Applied Psychophysiology and Biofeedback

, Volume 30, Issue 4, pp 375–387 | Cite as

The Impact of Abbreviated Progressive Muscle Relaxation on Salivary Cortisol and Salivary Immunoglobulin A (sIgA)

Article

Abstract

This study examined the acute effects of relaxation training on salivary cortisol and salivary immunoglobulin A (sIgA). Members of age- and gender-matched undergraduate student pairs were randomly assigned to an experimental or control group. Forty-one experimental subjects were led through Abbreviated Progressive Relaxation Training (APRT) during a 1-h laboratory session; 14 control subjects merely sat quietly in the laboratory for an equal amount of time. All subjects provided pre- and post-intervention saliva samples and self-report data on state anxiety, perceived stress, and relaxation levels. Heart rate was also monitored immediately before and after APRT or quiet sitting. Results indicated that a brief relaxation exercise led to experimental subjects having significantly lower levels of post-intervention salivary cortisol (p = .036) and significantly higher levels of post-intervention sIgA concentration (p < .001) and secretion rate (p < .001) than control subjects. The data suggest that relaxation training may play a role in immunoenhancement.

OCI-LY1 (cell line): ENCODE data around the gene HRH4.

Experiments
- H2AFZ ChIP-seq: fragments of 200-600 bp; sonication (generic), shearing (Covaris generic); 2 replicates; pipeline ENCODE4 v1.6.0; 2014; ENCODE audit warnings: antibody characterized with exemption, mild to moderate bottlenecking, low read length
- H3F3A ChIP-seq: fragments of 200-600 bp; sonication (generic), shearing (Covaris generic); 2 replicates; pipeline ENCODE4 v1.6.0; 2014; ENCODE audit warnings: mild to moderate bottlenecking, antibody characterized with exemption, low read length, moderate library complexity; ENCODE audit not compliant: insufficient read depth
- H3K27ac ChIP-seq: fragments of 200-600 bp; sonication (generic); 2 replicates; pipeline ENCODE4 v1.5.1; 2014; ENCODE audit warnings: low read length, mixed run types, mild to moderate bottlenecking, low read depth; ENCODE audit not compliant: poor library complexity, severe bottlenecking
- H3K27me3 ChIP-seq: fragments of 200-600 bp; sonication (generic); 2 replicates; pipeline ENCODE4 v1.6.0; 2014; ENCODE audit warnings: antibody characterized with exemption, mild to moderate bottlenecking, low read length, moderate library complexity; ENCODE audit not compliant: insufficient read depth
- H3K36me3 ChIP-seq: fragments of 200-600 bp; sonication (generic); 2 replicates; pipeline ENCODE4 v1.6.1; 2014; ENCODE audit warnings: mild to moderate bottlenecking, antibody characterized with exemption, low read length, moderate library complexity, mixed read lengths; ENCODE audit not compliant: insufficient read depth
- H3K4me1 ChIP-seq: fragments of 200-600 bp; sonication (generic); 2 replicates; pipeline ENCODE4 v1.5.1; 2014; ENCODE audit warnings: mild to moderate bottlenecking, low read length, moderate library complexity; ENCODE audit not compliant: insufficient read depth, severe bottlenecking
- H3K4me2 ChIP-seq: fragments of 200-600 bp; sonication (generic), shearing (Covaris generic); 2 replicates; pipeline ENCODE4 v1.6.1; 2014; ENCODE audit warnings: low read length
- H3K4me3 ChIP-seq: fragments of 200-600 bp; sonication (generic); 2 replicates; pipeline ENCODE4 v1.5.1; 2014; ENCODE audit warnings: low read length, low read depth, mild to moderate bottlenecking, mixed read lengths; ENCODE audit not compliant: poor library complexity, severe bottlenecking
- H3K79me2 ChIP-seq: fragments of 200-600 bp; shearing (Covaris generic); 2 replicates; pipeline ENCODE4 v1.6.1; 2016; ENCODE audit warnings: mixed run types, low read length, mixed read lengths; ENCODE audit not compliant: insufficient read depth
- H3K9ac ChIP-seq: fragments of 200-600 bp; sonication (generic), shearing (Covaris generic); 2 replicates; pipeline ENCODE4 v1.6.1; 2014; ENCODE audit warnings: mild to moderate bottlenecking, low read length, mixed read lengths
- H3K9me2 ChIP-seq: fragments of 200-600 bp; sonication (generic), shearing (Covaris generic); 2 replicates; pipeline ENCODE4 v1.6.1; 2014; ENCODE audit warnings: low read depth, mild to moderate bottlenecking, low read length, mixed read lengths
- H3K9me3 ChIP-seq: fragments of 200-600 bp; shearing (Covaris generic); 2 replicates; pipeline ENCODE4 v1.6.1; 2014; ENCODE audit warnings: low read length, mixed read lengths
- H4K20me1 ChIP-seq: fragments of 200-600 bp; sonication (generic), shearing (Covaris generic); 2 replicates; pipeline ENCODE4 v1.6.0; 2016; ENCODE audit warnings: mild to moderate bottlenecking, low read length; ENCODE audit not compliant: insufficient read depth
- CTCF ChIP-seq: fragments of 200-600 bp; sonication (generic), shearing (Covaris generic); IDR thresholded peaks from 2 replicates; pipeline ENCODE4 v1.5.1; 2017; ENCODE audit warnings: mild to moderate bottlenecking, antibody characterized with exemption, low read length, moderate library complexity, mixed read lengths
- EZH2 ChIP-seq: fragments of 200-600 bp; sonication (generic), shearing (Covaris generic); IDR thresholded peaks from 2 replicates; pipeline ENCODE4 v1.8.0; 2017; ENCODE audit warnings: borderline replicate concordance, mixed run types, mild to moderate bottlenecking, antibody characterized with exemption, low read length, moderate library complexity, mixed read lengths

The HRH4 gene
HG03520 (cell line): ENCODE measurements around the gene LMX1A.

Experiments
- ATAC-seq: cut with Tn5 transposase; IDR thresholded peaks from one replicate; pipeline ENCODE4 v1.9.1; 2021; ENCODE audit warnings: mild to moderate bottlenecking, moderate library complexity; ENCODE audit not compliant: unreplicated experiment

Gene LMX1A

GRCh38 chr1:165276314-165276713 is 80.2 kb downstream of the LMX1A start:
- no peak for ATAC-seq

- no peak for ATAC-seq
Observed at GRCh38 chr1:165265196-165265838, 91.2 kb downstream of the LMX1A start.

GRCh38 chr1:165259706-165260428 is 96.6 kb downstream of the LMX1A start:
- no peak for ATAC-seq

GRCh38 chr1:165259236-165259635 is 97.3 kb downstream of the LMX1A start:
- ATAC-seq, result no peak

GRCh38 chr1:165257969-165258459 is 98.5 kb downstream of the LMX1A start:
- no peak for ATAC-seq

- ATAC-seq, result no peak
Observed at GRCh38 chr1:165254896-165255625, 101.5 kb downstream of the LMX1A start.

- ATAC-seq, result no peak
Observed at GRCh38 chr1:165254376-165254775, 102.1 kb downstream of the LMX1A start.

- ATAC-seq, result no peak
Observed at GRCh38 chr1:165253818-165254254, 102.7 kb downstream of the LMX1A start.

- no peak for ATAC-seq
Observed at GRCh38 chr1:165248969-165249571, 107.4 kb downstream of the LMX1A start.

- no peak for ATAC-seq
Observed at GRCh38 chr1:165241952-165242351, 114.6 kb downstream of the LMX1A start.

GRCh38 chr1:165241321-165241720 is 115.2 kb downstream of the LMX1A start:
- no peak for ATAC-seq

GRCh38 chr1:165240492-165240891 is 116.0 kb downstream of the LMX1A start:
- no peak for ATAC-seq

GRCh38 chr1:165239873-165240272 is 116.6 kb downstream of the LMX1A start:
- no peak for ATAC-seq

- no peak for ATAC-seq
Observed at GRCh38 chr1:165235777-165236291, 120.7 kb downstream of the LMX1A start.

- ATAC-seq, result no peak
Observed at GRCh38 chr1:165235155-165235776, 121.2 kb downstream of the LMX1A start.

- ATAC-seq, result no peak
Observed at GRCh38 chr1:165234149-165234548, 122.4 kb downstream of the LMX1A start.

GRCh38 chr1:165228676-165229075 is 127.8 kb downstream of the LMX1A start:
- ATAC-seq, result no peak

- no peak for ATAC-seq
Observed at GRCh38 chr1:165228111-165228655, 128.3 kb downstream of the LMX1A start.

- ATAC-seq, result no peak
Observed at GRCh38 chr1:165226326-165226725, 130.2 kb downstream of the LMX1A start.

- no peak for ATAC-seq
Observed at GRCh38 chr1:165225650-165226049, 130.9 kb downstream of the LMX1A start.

Keywords

relaxation training salivary cortisol salivary immunoglobulin A heart rate state anxiety 

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Copyright information

© Springer Science + Business Media, Inc. 2005

Authors and Affiliations

  1. 1.Southern Illinois University EdwardsvilleEdwardsville
  2. 2.Louisiana State UniversityShreveport
  3. 3.Department of PsychologySouthern Illinois University EdwardsvilleEdwardsville

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